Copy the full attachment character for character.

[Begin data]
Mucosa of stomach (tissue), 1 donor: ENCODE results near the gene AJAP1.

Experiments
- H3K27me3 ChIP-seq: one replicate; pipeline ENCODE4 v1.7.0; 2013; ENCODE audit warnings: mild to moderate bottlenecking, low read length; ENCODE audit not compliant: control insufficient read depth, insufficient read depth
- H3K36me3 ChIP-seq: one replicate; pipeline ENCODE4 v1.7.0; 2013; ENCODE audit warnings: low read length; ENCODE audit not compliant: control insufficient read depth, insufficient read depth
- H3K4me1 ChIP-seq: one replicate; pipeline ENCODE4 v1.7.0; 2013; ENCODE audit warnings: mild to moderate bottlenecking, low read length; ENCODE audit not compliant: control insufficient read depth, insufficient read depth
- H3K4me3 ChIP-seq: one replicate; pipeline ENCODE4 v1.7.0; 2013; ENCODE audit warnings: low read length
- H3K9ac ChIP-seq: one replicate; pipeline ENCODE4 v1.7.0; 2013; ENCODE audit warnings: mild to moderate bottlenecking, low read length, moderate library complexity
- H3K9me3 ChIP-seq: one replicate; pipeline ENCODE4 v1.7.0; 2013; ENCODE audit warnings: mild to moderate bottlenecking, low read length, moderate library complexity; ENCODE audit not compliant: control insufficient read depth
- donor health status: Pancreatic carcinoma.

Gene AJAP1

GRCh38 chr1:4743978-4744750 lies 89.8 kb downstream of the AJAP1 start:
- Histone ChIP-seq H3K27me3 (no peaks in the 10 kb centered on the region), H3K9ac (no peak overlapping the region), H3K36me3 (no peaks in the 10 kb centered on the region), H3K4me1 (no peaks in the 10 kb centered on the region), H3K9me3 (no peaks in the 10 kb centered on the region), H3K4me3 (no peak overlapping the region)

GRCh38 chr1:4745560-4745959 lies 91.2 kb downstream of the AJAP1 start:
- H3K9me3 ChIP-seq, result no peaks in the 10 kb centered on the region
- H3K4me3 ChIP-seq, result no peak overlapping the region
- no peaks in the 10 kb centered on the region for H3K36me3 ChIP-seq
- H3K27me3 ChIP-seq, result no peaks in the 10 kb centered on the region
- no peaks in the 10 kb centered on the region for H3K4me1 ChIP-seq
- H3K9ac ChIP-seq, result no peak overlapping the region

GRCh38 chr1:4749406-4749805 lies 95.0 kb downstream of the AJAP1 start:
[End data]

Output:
Mucosa of stomach (tissue), 1 donor: ENCODE results near the gene AJAP1.

Experiments
- H3K27me3 ChIP-seq: one replicate; pipeline ENCODE4 v1.7.0; 2013; ENCODE audit warnings: mild to moderate bottlenecking, low read length; ENCODE audit not compliant: control insufficient read depth, insufficient read depth
- H3K36me3 ChIP-seq: one replicate; pipeline ENCODE4 v1.7.0; 2013; ENCODE audit warnings: low read length; ENCODE audit not compliant: control insufficient read depth, insufficient read depth
- H3K4me1 ChIP-seq: one replicate; pipeline ENCODE4 v1.7.0; 2013; ENCODE audit warnings: mild to moderate bottlenecking, low read length; ENCODE audit not compliant: control insufficient read depth, insufficient read depth
- H3K4me3 ChIP-seq: one replicate; pipeline ENCODE4 v1.7.0; 2013; ENCODE audit warnings: low read length
- H3K9ac ChIP-seq: one replicate; pipeline ENCODE4 v1.7.0; 2013; ENCODE audit warnings: mild to moderate bottlenecking, low read length, moderate library complexity
- H3K9me3 ChIP-seq: one replicate; pipeline ENCODE4 v1.7.0; 2013; ENCODE audit warnings: mild to moderate bottlenecking, low read length, moderate library complexity; ENCODE audit not compliant: control insufficient read depth
- donor health status: Pancreatic carcinoma.

Gene AJAP1

GRCh38 chr1:4743978-4744750 lies 89.8 kb downstream of the AJAP1 start:
- Histone ChIP-seq H3K27me3 (no peaks in the 10 kb centered on the region), H3K9ac (no peak overlapping the region), H3K36me3 (no peaks in the 10 kb centered on the region), H3K4me1 (no peaks in the 10 kb centered on the region), H3K9me3 (no peaks in the 10 kb centered on the region), H3K4me3 (no peak overlapping the region)

GRCh38 chr1:4745560-4745959 lies 91.2 kb downstream of the AJAP1 start:
- H3K9me3 ChIP-seq, result no peaks in the 10 kb centered on the region
- H3K4me3 ChIP-seq, result no peak overlapping the region
- no peaks in the 10 kb centered on the region for H3K36me3 ChIP-seq
- H3K27me3 ChIP-seq, result no peaks in the 10 kb centered on the region
- no peaks in the 10 kb centered on the region for H3K4me1 ChIP-seq
- H3K9ac ChIP-seq, result no peak overlapping the region

GRCh38 chr1:4749406-4749805 lies 95.0 kb downstream of the AJAP1 start: